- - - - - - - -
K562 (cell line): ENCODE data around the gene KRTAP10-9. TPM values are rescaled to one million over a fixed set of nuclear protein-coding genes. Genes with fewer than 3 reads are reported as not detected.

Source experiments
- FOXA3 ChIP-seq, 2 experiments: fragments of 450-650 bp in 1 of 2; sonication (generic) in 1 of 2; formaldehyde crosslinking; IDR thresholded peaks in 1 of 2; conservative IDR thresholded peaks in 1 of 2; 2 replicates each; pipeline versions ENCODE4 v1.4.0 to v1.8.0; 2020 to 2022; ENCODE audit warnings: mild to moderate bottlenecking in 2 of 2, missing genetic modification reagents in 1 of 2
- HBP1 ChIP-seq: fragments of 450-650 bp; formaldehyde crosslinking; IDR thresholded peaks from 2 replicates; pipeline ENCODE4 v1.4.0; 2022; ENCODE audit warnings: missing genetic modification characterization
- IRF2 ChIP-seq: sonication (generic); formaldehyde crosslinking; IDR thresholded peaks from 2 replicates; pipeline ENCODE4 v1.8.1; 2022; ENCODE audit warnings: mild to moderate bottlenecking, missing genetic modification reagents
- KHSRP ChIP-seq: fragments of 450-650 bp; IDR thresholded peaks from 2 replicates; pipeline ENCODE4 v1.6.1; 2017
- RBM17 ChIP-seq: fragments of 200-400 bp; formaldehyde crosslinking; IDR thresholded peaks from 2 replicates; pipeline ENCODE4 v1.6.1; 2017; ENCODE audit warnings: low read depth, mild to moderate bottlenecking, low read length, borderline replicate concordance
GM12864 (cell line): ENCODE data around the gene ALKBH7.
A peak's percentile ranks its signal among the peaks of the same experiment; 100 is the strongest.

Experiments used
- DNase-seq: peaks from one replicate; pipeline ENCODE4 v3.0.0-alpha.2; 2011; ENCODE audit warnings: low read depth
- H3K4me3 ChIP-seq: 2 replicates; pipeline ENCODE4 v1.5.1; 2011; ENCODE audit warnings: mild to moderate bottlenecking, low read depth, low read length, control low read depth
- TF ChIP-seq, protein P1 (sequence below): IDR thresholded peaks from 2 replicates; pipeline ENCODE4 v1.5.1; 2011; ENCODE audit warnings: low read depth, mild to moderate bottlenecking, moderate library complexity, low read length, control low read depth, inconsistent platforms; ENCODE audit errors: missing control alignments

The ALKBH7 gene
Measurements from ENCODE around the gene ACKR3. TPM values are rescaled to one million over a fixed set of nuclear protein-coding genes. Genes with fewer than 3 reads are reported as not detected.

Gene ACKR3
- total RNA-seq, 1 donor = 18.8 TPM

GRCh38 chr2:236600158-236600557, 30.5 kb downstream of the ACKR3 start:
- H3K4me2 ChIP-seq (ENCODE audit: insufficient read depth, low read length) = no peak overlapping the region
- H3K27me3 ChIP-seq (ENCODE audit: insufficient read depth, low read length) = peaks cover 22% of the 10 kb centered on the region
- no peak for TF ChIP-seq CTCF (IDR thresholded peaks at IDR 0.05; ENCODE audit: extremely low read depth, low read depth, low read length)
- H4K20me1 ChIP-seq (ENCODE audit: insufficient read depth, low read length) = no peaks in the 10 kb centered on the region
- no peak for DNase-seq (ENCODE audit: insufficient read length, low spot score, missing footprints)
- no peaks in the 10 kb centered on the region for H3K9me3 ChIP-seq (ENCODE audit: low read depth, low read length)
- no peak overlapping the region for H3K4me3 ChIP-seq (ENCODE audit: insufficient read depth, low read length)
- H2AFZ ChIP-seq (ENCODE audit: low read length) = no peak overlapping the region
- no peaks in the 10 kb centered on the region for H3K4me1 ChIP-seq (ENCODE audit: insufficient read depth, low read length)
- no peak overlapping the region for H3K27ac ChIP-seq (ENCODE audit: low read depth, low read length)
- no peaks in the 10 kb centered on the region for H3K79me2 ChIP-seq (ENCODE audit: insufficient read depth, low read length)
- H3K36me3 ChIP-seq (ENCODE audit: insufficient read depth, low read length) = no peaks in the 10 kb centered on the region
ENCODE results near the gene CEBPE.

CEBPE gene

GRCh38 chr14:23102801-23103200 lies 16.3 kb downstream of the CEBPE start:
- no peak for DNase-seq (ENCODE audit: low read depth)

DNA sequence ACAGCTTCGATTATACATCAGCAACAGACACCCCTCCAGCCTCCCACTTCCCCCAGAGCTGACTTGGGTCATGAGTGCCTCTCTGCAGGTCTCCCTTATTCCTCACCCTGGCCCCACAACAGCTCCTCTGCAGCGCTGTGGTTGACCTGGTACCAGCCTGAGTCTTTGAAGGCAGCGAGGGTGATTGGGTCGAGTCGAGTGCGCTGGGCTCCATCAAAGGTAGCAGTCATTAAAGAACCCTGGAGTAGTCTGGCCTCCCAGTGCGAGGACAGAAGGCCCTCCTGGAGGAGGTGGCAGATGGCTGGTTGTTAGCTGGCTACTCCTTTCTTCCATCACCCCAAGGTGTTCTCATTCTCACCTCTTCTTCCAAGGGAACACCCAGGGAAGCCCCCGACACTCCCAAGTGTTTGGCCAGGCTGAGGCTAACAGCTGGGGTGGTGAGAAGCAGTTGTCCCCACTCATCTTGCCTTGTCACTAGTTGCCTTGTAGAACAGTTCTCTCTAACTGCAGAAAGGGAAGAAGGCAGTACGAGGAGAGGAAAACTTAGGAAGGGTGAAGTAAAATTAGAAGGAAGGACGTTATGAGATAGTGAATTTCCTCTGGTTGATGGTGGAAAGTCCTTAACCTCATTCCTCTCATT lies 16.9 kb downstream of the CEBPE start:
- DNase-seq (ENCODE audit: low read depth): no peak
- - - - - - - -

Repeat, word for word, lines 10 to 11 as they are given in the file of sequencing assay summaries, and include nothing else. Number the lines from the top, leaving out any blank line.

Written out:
Experiments used
- DNase-seq: peaks from one replicate; pipeline ENCODE4 v3.0.0-alpha.2; 2011; ENCODE audit warnings: low read depth